Southeastern Section - 67th Annual Meeting - 2018

Paper No. 32-11
Presentation Time: 5:10 PM


SWEZEY, Christopher S., U.S. Geological Survey, 12201 Sunrise Valley Drive, MS 926A, Reston, VA 20192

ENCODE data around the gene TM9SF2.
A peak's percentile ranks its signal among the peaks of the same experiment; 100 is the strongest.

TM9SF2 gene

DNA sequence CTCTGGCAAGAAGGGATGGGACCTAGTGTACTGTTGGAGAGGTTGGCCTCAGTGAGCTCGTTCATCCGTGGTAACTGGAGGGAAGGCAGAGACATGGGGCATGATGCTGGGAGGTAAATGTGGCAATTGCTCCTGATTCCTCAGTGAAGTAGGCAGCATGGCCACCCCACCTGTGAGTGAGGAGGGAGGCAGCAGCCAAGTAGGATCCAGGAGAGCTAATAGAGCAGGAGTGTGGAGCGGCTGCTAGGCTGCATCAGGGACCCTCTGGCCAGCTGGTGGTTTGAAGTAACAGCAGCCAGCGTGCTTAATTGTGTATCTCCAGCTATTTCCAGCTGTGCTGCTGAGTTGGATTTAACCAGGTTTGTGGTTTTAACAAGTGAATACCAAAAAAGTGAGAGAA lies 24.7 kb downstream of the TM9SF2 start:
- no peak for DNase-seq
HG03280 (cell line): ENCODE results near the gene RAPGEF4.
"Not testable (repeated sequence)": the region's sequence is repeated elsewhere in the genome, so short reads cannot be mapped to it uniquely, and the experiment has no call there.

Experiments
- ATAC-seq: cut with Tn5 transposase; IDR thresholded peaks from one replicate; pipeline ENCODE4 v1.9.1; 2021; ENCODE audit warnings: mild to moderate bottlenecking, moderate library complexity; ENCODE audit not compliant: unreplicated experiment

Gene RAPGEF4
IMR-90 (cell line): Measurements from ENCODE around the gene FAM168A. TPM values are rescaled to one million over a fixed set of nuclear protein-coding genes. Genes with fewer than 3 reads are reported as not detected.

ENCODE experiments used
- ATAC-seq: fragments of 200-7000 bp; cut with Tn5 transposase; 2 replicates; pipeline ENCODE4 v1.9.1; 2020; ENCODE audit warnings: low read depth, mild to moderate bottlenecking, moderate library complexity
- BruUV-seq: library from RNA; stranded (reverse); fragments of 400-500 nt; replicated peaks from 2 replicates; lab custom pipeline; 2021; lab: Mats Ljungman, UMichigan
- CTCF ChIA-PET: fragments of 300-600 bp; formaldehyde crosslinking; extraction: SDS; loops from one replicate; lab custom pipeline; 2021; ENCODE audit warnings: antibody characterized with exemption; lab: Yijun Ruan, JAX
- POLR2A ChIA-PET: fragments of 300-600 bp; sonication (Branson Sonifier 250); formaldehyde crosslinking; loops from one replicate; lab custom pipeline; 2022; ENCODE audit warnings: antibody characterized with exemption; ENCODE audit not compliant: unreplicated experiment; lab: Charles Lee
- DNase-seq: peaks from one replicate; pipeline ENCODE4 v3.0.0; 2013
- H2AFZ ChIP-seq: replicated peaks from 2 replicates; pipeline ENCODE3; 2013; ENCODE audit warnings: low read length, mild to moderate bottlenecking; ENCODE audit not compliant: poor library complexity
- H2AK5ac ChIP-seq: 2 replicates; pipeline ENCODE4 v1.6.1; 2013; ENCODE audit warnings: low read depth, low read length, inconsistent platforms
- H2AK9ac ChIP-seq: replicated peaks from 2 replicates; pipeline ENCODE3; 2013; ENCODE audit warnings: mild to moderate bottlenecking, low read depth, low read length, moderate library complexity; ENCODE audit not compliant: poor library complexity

New studies of the U.S. Atlantic Coastal Plain using LiDAR data and optically stimulated luminescence (OSL) ages have revealed the presence of widespread eolian sands from Delaware to Georgia that were active episodically ~92–5 thousand years ago (ka) but are now stabilized by vegetation. These sands are present in river valleys, on upland terraces, in the Carolina Sandhills, and adjacent to Carolina Bays. Some of these sands form low-relief ridges on the south and east margins of Carolina Bays, which are oriented oval depressions. Some Carolina Bays show cross-cutting relations with other bays. Other Carolina Bays show different stratigraphic relations with respect to eolian dunes in river valleys. Examples from South Carolina include Bear Swamp that is inset into (i.e., younger than) eolian dunes in the valley of the Great Pee Dee River, and Big Bay that is overlain by (i.e., older than) eolian dunes in the valley at the confluence of the Congaree and Wateree Rivers. Cores in Carolina Bays and their associated ridges reveal a few meters of sand and/or muddy sand above an unconformity on various older fine-grained substrates that do not show signs of disturbance. Most published OSL ages from Carolina Bay sand ridges range from ~45–8 ka. Some bays have multiple sand ridges, and ridges closer to individual bays yield younger OSL ages. The stratigraphic relations and OSL ages suggest that Carolina Bays are relict features that did not form during one event of limited duration. Instead, they formed episodically during the same time interval as other eolian sands of the coastal plain (e.g., during the last glaciation when conditions were colder, drier, and windier). The interpretation of Carolina Bays as relict features that formed during the last glaciation suggests that they may be thermokarst lakes such as are present today in high-latitude regions. These lakes develop as a result of thaw and collapse of frozen ground, with subsequent modification by lacustrine and eolian processes. The distribution of Carolina Bays thus may provide information about former distribution of frozen ground. Although the southern limit of continuous permafrost during the last glaciation is thought to have been located in Virginia, deep frozen ground may have extended much farther south into areas where Carolina Bays are present.